Since the first modern Marcellus completion in Washington County, Pennsylvania in 2004, over 2000 Marcellus wells (horizontal and vertical) have either been permitted or drilled through October 2009 in the Appalachian Basin. The Marcellus play has become one of the most widely discussed plays in the nation, with numerous operators drilling and completing wells in Pennsylvania, West Virginia, Ohio, and New York. While the play is still in its infancy, reported production rates and reserves compare very favorably to other established North American shale plays.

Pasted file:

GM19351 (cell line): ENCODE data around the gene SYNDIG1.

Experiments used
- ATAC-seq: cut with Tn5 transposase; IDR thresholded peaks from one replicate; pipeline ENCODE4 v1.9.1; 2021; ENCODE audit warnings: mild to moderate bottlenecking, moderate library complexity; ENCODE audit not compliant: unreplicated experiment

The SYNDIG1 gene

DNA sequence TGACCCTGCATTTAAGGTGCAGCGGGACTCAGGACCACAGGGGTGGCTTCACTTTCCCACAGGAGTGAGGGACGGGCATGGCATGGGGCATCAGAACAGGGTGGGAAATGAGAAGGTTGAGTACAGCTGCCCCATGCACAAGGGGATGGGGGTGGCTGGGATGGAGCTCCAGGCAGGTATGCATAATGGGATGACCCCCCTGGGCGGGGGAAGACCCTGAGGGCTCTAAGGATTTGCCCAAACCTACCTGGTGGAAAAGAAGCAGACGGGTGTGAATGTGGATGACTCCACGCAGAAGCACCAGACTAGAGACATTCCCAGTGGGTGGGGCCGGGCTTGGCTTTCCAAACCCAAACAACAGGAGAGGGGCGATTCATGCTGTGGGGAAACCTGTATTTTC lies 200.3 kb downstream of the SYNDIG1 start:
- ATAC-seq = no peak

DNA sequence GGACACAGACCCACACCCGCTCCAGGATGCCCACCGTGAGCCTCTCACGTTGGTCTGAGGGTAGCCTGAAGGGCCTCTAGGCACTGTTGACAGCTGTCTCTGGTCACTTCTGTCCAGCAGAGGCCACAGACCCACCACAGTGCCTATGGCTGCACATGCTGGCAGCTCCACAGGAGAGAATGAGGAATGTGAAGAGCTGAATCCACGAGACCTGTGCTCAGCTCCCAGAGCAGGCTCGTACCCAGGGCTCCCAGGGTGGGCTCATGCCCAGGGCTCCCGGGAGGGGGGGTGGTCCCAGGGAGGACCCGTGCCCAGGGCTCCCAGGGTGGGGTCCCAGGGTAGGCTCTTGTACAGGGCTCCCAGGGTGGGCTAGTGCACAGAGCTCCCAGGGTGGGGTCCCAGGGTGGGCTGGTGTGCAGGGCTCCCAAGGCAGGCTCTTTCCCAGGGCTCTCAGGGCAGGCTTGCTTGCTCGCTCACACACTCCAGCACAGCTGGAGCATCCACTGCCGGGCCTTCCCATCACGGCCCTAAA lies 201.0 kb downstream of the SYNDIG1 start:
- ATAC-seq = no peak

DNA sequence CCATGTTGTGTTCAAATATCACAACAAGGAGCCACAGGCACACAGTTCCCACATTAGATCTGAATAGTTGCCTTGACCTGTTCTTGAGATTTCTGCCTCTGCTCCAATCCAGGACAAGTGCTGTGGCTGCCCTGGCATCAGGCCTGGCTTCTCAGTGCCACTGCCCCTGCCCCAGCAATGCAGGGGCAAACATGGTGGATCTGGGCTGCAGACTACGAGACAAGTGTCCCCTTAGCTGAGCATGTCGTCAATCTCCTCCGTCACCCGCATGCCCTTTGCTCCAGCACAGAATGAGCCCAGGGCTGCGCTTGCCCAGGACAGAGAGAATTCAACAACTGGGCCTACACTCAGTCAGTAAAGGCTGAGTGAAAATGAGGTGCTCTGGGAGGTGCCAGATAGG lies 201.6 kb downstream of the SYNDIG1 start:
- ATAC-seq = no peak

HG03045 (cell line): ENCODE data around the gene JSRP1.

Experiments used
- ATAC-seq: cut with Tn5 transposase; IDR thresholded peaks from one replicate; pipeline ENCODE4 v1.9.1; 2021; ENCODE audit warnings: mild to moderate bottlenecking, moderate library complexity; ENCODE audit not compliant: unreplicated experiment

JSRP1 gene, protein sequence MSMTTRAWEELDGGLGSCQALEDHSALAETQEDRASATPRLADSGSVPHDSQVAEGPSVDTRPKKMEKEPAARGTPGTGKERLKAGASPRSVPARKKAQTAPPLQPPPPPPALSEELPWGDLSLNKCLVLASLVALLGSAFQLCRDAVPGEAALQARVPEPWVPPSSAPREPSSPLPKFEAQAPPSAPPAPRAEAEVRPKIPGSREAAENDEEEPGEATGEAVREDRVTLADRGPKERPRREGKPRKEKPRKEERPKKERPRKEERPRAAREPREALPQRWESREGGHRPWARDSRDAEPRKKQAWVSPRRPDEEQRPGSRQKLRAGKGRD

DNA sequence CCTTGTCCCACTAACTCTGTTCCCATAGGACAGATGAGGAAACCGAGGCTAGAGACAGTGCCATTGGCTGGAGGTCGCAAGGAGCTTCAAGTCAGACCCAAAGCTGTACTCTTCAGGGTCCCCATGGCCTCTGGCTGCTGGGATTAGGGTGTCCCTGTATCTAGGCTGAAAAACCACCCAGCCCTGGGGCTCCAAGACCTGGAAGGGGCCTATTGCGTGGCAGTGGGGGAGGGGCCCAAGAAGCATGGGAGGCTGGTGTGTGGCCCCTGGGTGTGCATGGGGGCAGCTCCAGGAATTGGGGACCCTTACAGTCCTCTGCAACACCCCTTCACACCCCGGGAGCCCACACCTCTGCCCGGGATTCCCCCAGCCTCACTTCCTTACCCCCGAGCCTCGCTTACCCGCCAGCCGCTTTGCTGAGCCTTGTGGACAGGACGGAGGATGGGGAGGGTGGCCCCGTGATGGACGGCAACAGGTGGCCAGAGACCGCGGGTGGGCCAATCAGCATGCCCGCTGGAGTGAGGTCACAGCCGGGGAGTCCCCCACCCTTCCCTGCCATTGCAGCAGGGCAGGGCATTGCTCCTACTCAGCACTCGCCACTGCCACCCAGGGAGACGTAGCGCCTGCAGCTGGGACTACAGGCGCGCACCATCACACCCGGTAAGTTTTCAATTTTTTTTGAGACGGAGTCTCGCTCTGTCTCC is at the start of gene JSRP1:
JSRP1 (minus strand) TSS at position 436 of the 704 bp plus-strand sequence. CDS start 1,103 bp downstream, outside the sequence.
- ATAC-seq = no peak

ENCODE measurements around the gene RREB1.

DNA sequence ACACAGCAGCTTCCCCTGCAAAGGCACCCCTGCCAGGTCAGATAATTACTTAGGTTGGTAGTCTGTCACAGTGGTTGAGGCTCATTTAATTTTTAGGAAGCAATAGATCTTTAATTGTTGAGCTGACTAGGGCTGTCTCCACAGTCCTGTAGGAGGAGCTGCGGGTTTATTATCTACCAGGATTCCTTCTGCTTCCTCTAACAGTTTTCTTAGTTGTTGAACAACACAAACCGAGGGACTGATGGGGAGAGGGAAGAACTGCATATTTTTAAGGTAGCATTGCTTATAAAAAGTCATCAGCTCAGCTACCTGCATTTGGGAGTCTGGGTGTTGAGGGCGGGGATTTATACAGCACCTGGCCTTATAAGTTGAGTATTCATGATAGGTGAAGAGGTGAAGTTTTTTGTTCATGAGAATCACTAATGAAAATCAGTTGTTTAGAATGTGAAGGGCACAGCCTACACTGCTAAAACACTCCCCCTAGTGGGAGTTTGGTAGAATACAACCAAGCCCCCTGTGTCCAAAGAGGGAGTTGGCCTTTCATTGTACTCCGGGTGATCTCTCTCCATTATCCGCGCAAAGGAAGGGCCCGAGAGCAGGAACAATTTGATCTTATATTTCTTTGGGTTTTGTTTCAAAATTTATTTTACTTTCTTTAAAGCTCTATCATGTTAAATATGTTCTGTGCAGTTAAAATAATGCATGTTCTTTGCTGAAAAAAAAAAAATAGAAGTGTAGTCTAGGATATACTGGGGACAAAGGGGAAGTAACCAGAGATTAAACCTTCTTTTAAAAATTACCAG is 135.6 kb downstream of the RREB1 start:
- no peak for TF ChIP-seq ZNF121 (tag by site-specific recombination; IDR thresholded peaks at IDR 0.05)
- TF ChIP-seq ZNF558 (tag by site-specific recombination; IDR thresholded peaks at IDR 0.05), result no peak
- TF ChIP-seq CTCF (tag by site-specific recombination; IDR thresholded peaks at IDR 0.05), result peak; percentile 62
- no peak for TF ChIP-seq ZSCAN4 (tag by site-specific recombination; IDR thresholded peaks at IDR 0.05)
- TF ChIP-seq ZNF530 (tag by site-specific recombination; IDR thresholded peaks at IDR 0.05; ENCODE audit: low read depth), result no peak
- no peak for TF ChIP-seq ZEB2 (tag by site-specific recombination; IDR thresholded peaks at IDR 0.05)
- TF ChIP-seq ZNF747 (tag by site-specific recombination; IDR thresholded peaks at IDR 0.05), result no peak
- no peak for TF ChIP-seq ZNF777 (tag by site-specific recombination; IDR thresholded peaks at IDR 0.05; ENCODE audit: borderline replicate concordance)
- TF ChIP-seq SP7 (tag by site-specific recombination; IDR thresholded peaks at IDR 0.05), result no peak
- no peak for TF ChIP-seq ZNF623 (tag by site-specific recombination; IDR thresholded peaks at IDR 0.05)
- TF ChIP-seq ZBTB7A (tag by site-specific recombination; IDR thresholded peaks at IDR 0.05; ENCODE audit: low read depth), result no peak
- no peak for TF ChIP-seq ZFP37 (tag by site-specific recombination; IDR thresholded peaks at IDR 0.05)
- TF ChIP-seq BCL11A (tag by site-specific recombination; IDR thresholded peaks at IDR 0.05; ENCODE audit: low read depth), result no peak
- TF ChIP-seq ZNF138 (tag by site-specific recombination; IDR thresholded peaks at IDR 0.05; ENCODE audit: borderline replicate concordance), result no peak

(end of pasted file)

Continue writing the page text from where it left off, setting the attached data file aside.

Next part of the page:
The play's wide geographic range has led to numerous and varied completion schemes being utilized. One primary concern has been determining the optimal size and type of stimulation treatment for a given area. One premise has been that equivalent EUR's should be less of an optimization determinant than production curves, especially early-time production, as revenue generated closer in time to capital spent is worth more than far-into-the-future revenue, and thus completions that lead to high initial production rates are more desirable for optimum rates of return and improved net present values. This paper will describe an unsuccessful attempt to reduce the size (primarily proppant volume used) of the frac treatments, thus lowering the overall completion costs, without sacrificing higher-rate, early-time production. The ultimate conclusion was that a substantial reduction in proppant volume, even though it was replaced with additional fluid volume, had a detrimental effect on fracture volume created, early-time production, and EUR. As this optimization process continues, some wells like the reduced sand volume wells discussed in this paper will require restimulation to maximize overall fracture network creation. Two successful horizontal shale refracture stimulations will also be described in this paper.